You Spit Hills and My Body | Erin Carlyle

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Erin Carlyle’s work has been featured in magazines such as The Yellow Medicine Review, Up the Staircase Quarterly, and Third Point Press. Her poetry is largely informed by the southeastern countryside and a childhood living in poverty. She holds a MA in Literary and Textual Studies from Bowling Green State University and a graduate certificate in Gender and Women’s Studies from Western Kentucky University. Her most recent work focuses on the effects of gender, class, geography, and cultural memory on the body, particularly how the body’s dissociation from the individual is dependent upon one’s circumstance.  At the present, she lives in Bowling Green, Ohio with her cat Frankie.




Being Old and Vulnerable and Cat Mythologies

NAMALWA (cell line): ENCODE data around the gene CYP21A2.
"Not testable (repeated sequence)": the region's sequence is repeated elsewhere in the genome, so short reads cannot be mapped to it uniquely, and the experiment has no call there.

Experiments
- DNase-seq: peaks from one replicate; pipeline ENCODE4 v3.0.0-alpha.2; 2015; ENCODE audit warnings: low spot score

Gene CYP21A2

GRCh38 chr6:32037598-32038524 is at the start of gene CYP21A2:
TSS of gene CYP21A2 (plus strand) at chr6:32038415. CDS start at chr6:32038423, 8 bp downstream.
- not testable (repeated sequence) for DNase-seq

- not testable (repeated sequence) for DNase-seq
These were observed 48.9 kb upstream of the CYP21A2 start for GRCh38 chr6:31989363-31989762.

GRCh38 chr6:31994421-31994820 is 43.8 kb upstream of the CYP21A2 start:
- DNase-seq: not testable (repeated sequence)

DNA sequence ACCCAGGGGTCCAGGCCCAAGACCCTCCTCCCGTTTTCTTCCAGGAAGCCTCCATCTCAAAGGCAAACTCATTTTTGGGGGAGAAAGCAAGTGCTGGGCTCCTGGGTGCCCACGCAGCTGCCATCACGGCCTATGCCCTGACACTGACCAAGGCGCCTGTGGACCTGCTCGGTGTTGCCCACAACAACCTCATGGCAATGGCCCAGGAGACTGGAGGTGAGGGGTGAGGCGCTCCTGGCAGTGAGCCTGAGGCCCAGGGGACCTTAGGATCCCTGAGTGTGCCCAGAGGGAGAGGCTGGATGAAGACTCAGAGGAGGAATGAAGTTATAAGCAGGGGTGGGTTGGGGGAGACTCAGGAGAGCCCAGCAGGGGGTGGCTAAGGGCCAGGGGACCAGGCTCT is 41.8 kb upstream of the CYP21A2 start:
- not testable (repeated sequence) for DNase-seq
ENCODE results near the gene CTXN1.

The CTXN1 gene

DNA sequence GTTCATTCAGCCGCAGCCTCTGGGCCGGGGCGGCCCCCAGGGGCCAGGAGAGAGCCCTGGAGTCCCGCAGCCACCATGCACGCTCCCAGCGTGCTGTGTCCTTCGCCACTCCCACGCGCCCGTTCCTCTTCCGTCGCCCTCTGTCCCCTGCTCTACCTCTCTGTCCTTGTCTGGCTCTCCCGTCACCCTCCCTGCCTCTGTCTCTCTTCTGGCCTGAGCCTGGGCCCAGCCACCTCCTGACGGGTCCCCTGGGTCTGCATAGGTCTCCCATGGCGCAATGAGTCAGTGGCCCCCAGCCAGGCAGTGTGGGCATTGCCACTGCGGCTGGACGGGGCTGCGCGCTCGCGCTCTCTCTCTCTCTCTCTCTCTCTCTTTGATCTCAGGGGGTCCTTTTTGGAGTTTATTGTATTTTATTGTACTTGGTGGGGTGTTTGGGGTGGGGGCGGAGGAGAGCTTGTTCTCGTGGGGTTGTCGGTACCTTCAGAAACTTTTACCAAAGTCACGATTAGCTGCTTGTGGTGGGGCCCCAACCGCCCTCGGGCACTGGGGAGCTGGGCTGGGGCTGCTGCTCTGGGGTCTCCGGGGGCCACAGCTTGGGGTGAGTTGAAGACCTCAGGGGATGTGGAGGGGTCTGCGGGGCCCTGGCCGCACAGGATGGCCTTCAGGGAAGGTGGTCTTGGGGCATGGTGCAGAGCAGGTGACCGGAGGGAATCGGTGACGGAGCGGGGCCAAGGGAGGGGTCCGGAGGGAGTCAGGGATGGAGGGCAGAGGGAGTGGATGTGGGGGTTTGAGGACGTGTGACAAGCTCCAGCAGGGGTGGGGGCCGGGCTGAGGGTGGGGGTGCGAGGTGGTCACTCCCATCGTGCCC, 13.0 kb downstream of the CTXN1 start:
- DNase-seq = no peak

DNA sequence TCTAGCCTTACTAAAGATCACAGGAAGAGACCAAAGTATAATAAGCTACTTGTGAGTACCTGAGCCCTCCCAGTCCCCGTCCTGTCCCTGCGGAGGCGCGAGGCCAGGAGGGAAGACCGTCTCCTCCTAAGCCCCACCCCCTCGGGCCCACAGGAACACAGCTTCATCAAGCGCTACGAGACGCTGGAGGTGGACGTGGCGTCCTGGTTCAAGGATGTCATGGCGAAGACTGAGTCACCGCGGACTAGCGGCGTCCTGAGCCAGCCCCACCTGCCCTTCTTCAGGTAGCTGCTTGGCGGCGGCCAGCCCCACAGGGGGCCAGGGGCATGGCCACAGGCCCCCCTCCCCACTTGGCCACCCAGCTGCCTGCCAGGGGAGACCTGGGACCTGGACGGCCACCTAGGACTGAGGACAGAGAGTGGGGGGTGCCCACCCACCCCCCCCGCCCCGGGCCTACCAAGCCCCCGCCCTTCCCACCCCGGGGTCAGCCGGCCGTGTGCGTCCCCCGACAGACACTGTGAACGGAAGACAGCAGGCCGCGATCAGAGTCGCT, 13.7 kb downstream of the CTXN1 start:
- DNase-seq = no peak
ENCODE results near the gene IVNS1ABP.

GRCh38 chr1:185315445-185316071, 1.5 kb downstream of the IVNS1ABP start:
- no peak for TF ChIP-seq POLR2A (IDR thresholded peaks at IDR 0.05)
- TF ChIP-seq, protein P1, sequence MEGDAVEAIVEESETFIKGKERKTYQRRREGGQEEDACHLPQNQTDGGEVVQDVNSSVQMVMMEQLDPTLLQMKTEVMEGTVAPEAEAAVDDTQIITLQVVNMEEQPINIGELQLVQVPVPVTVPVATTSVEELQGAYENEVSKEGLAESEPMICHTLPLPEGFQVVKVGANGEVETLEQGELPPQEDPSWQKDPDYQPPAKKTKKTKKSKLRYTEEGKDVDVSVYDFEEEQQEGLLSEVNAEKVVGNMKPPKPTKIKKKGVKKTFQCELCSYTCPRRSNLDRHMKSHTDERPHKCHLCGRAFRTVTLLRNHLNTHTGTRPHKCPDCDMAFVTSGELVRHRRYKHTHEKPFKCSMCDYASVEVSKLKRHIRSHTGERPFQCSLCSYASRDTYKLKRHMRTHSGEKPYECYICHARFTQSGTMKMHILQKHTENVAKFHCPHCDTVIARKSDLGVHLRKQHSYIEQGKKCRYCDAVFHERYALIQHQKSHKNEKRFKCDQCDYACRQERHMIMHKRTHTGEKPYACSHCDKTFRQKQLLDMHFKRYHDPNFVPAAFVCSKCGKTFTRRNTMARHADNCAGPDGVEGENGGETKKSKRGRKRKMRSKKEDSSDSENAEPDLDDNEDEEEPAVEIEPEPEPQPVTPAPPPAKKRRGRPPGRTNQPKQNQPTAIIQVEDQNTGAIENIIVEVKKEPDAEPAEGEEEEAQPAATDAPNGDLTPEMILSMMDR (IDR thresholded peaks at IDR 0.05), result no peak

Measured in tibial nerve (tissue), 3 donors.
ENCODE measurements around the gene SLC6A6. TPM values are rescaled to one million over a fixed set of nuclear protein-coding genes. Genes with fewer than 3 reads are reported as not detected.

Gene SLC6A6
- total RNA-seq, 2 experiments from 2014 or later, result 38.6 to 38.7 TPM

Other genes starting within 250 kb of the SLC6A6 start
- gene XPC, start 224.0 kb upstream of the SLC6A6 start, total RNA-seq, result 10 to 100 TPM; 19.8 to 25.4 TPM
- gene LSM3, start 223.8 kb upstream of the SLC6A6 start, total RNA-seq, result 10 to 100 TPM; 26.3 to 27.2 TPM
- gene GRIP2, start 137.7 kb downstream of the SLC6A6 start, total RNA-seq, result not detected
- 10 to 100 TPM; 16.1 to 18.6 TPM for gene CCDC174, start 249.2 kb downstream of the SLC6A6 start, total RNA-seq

She is not the brilliant head of anything. She sits slack and never learns. You bring her dreams fully back to their beginnings. Is she a bird girl or a deer girl? Which one is the one that is the best to be? If she were a cat, how could she have chased you under all of that dust and distance while you never follow anything that isn’t a hard pill to swallow? Here is a story: once, a long time ago, nothing happened and all of the people everywhere burned in their stomachs because they wanted something. You little old thing. What is the age that is the age that no one will comment on? Can’t be the same one that the cat whispered you’d die at. Sly thing under the couch. She hides from the thunder of course. She licks her fur until she is clean of course. She reminds us that we eat dirt in the desert. She forgets to tell us not to rub her against the grain.